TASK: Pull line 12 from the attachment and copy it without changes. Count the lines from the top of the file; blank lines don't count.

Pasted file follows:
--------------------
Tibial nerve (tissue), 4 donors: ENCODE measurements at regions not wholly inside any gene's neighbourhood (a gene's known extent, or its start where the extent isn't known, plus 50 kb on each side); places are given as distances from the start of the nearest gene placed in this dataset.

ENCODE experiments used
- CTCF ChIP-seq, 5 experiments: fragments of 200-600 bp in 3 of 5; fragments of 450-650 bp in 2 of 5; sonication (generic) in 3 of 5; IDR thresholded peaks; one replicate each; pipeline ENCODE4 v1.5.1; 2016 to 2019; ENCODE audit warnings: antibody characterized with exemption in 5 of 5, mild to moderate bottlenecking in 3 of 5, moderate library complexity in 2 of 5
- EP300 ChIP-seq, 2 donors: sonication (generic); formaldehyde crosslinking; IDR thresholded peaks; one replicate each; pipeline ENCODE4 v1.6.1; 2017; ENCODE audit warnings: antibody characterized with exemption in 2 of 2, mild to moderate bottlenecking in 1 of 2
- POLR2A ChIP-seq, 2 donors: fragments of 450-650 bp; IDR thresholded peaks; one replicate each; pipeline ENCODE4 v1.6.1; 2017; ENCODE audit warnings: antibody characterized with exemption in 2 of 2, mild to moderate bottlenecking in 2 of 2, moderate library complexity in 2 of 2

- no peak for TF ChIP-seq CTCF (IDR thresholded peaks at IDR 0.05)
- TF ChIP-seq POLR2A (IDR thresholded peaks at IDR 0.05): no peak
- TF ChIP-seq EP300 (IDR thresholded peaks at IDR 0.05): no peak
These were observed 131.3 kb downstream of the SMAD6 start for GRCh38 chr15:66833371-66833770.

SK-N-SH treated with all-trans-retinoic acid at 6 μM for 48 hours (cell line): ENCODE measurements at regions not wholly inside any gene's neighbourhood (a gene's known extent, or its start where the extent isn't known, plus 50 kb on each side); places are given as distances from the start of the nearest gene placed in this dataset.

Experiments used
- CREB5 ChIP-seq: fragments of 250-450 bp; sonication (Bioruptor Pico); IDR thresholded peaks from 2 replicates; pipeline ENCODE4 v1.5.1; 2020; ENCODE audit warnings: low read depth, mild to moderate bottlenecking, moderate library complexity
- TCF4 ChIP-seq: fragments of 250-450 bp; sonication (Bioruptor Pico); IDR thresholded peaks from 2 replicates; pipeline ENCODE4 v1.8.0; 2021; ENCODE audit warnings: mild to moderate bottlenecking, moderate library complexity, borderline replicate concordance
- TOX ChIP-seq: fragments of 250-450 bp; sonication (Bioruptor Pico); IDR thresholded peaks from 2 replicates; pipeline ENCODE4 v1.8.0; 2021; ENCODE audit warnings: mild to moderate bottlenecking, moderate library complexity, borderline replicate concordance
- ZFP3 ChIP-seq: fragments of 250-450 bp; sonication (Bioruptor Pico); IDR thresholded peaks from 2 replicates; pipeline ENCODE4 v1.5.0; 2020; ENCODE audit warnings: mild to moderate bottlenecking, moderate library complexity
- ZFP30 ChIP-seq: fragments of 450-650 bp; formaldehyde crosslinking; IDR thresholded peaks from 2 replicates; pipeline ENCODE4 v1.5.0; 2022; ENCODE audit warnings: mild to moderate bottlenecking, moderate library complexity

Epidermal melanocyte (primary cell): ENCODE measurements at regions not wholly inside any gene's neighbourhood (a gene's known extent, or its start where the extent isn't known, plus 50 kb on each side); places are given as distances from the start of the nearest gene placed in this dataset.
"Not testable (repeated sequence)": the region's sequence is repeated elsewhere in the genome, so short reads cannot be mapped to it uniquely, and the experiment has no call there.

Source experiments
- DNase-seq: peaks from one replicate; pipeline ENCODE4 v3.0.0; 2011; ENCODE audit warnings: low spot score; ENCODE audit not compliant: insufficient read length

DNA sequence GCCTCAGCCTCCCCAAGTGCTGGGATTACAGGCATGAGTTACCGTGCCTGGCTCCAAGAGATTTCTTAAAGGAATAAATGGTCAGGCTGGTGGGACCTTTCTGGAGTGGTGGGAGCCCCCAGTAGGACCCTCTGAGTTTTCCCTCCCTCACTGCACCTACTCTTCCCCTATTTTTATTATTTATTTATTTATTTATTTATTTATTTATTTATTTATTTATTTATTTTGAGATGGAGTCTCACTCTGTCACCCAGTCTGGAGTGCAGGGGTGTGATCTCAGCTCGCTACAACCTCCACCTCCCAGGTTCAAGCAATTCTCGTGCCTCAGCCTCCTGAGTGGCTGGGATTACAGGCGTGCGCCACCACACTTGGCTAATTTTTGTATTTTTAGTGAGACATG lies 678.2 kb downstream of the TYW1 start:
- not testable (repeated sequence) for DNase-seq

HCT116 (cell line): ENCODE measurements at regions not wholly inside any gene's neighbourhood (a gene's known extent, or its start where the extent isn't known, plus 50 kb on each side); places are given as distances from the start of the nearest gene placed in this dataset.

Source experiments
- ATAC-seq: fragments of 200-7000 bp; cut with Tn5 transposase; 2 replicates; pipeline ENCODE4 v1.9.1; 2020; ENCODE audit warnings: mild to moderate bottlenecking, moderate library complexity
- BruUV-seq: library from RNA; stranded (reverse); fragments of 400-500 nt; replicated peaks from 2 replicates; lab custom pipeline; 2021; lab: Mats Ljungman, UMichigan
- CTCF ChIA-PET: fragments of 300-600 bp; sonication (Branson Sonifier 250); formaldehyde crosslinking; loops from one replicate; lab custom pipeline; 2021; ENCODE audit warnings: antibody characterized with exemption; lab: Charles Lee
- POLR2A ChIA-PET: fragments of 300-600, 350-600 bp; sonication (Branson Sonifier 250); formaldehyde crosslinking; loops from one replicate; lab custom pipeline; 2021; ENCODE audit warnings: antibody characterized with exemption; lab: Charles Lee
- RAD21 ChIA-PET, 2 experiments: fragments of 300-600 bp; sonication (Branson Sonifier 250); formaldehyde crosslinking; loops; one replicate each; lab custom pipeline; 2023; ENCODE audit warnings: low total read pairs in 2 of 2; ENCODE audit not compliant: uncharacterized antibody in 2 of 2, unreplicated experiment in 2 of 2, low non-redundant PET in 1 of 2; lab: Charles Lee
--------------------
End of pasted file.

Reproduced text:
- CREB5 ChIP-seq: fragments of 250-450 bp; sonication (Bioruptor Pico); IDR thresholded peaks from 2 replicates; pipeline ENCODE4 v1.5.1; 2020; ENCODE audit warnings: low read depth, mild to moderate bottlenecking, moderate library complexity